You’ve budgeted, saved, researched, shopped, negotiated, secured financing, and are FINALLY driving your car off the auto dealership lot here in Utah. Whew! The feeling of completing a car sale transaction can’t be beat. Once the initial thrill of your new car has worn off, it’s time to ensure that the new car you dreamed about will last a long time.
Nobody enjoys spending money on car maintenance. Some new or used car dealers will set you up with a service package on your new car making car maintenance super simple. But if you are looking to save money while keeping your car in optimal shape, there are some basic things any car owner can do to minimize car maintenance costs so your hard-earned money stays in your pocket.
1. Read Your Manual
Do people really do this? Yes. Wise car owners will take the time to read their car’s manual to become familiar with the intricacies of their vehicle. If you live by what’s in that manual, you will understand the car manufacturer’s maintenance and upkeep schedule. Mechanics and service departments may suggest a more frequent maintenance interval than is really necessary, and all those trips to the shop add up. See! Reading the manual has saved you money already. If your used vehicle did not come with a manual you can almost always find it online.
2. Regular Maintenance
The cost of emergency repairs are typically much higher than the cost of catching something before it breaks. Regular maintenance keeps your car in great shape and allows skilled mechanics to spot problems before they arise, saving you a ton of money in the long run.
3. Pay Attention to Your Check Engine Light
Yes, it’s pesky. Yes, it could mean something minor, like low fluid levels. Yes, it’s annoying that you have to pay to interpret what it means. But the thing about check engine lights is that they alert you that something isn’t operating quite right in your engine. What may be a quick and easy fix could escalate into a bigger problem if you ignore the check engine light. Next time you see the check engine light, don’t wish it away. Have it checked out promptly, potentially saving you from hefty repair bills.
4. Find a Good Mechanic
While any car dealer will tell you that you should have all your repairs done under their roof, you will also pay a premium for their services. Service departments at a dealership notoriously cost way more than an independent mechanic. Finding a certified mechanic who is an expert in car care and repairs will save you significant money. The hard part is finding a mechanic who not only has refined skills but is also ethical and honest. Consult your friends, neighbors, or local social media groups, and ask for personal recommendations from someone you can trust. Over time, developing a relationship with a mechanic you trust will be invaluable.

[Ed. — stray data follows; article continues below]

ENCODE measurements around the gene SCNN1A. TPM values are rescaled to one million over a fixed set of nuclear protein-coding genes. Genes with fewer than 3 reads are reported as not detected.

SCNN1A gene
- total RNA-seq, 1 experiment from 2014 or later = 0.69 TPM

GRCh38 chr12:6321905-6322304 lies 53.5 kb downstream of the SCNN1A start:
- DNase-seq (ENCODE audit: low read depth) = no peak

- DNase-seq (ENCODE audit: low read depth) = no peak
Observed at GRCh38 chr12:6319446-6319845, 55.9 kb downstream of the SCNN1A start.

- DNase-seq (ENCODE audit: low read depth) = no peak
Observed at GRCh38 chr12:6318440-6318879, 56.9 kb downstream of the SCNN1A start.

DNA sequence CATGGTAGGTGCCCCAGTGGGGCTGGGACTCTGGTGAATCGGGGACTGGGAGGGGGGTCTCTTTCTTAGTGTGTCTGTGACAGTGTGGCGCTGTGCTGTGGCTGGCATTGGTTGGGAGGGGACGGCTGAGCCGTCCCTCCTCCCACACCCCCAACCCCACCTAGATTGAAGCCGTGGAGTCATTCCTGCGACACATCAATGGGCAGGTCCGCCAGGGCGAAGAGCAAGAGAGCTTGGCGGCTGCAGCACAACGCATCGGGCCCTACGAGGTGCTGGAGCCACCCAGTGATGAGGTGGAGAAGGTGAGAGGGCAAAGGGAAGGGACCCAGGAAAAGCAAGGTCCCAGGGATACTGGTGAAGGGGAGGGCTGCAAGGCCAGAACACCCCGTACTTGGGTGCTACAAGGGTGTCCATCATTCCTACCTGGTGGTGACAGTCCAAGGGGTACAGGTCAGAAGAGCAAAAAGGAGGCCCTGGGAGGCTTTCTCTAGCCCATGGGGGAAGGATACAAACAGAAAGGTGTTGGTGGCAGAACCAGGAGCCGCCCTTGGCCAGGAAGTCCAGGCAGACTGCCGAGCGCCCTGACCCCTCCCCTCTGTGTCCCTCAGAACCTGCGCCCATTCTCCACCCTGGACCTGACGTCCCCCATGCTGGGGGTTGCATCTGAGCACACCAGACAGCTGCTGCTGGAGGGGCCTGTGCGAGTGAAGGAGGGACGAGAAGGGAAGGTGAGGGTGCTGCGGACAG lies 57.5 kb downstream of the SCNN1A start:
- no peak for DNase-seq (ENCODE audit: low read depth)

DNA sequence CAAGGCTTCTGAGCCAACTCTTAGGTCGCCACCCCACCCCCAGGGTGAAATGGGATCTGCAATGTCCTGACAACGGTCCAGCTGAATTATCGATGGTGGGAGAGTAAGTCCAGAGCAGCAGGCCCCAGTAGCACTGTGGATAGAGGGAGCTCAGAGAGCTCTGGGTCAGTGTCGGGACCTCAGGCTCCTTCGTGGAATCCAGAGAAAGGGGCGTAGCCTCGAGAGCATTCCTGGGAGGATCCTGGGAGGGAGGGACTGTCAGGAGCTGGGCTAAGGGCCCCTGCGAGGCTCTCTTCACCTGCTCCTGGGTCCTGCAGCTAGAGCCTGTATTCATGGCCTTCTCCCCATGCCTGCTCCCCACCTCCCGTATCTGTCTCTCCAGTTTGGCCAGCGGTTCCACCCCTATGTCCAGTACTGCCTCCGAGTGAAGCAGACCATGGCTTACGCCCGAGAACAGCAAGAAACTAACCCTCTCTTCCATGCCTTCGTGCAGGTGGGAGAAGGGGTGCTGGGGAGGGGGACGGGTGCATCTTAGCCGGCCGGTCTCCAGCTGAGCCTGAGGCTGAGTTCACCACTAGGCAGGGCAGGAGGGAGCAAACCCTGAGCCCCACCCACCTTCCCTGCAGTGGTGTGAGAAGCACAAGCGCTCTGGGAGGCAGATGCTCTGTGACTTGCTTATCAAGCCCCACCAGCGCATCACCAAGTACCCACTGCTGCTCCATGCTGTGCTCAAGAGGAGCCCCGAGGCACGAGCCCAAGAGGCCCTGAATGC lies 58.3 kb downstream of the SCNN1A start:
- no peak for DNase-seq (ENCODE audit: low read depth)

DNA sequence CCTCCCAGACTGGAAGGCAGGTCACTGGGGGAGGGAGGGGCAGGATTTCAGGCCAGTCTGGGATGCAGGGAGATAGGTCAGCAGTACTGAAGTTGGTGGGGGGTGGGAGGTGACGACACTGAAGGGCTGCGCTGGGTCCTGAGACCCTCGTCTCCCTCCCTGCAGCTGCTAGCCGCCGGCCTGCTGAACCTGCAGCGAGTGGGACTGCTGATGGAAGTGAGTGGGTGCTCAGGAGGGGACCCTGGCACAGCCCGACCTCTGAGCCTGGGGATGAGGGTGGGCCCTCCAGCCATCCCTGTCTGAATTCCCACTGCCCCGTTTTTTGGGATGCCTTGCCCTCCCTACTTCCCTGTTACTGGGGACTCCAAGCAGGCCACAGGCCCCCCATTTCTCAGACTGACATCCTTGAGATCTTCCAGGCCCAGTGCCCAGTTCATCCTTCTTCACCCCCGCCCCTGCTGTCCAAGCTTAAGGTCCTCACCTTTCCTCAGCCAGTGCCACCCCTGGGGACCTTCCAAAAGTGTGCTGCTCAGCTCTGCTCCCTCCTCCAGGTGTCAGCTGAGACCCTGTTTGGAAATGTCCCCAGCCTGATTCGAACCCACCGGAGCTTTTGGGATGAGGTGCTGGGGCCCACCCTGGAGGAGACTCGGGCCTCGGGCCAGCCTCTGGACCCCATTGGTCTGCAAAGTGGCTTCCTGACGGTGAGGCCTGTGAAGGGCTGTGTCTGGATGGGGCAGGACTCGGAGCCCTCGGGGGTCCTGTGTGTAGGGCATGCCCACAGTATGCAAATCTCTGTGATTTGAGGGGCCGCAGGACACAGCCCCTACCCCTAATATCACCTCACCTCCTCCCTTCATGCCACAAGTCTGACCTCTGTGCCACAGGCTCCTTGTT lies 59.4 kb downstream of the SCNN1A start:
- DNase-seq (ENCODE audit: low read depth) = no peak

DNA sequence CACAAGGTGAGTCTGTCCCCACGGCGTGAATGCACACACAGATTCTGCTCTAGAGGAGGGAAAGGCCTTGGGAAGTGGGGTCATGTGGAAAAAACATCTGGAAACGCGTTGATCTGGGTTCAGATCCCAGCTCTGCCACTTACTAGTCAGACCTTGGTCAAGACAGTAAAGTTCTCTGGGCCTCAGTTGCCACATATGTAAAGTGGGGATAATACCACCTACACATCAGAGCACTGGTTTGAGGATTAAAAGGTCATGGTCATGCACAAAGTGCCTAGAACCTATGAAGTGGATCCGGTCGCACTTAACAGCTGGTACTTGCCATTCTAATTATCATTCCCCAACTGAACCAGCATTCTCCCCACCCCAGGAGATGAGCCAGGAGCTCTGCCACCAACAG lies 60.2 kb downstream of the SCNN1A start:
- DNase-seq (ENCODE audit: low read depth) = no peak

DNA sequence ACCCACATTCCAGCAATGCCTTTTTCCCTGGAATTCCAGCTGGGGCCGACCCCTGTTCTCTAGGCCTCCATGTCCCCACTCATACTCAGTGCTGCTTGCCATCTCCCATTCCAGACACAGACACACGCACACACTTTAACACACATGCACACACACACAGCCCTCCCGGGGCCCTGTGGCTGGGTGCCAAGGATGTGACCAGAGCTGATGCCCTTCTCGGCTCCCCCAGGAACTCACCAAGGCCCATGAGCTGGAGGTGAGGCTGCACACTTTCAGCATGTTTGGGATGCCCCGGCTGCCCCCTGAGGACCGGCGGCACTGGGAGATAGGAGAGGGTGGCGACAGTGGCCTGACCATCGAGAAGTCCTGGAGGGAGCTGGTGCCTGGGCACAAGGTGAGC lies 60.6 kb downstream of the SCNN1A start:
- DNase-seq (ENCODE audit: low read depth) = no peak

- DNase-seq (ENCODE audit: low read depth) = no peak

5. Don’t Pay for Labor Twice
Your mechanic (that you trust because you spent lots of energy finding a great one) may be doing work or maintenance on your car and proceed to suggest additional work that you weren’t expecting. Don’t panic; this isn’t always a scam. In fact, it may save you money in the long run. If your mechanic has opened up a specific part of your engine, they may be able to identify potential future problems. Allowing them to do the work now saves you the labor costs of reopening that area of your engine down the road. If the mechanic suggests additional repairs, it’s ok to ask how urgent that repair is and if it would save you money to take care of it now.
6. Shop Around for Parts
Did you know that you can sometimes supply your own parts for work a mechanic is doing on your car? This allows you to shop around and find the best deal on the parts your vehicle needs. It’s often a better option than being stuck paying the standard rate from the parts distributor your mechanic uses, which may be heavily marked up. You should communicate your plans with your mechanic and follow their specifications while hunting for price-saving parts.
7. Maximize your Vehicle’s Warranty
Spend time getting to know the ins and outs of your car’s warranty. Know what it covers and what it doesn’t. When you get to the end of your warranty coverage, you can take your vehicle to an independent mechanic for an inspection to help you identify any potential issues before your warranty expires. It will save you a lot of money if your car manufacturer picks up the bill for any repairs.
While doing certain aspects of your own car service may seem overwhelming, it can add up to significant savings. While you shouldn’t be attempting to do massive repairs on your car, you can save money by learning some car care basics: oil changes, topping off fluids, changing out spark plugs, and filling your tires. These small tasks can add up to huge savings long term.
9. Invest In Roadside Assistance
You can purchase roadside assistance coverage from a variety of sources. AAA notoriously has excellent service, but you can also get coverage from your car insurance company, car manufacturer, or even your credit card company. In the event you need a tire change, run out of gas, or need a tow, someone will come to you promptly, and you won’t have a big bill at the end of the day.
Car maintenance can be intimidating and overwhelming, but it doesn’t have to be. Learn as you go, take things one step at a time, be proactive with things you can control, and set aside savings for unplanned car repairs. You will be ready for anything that comes your way.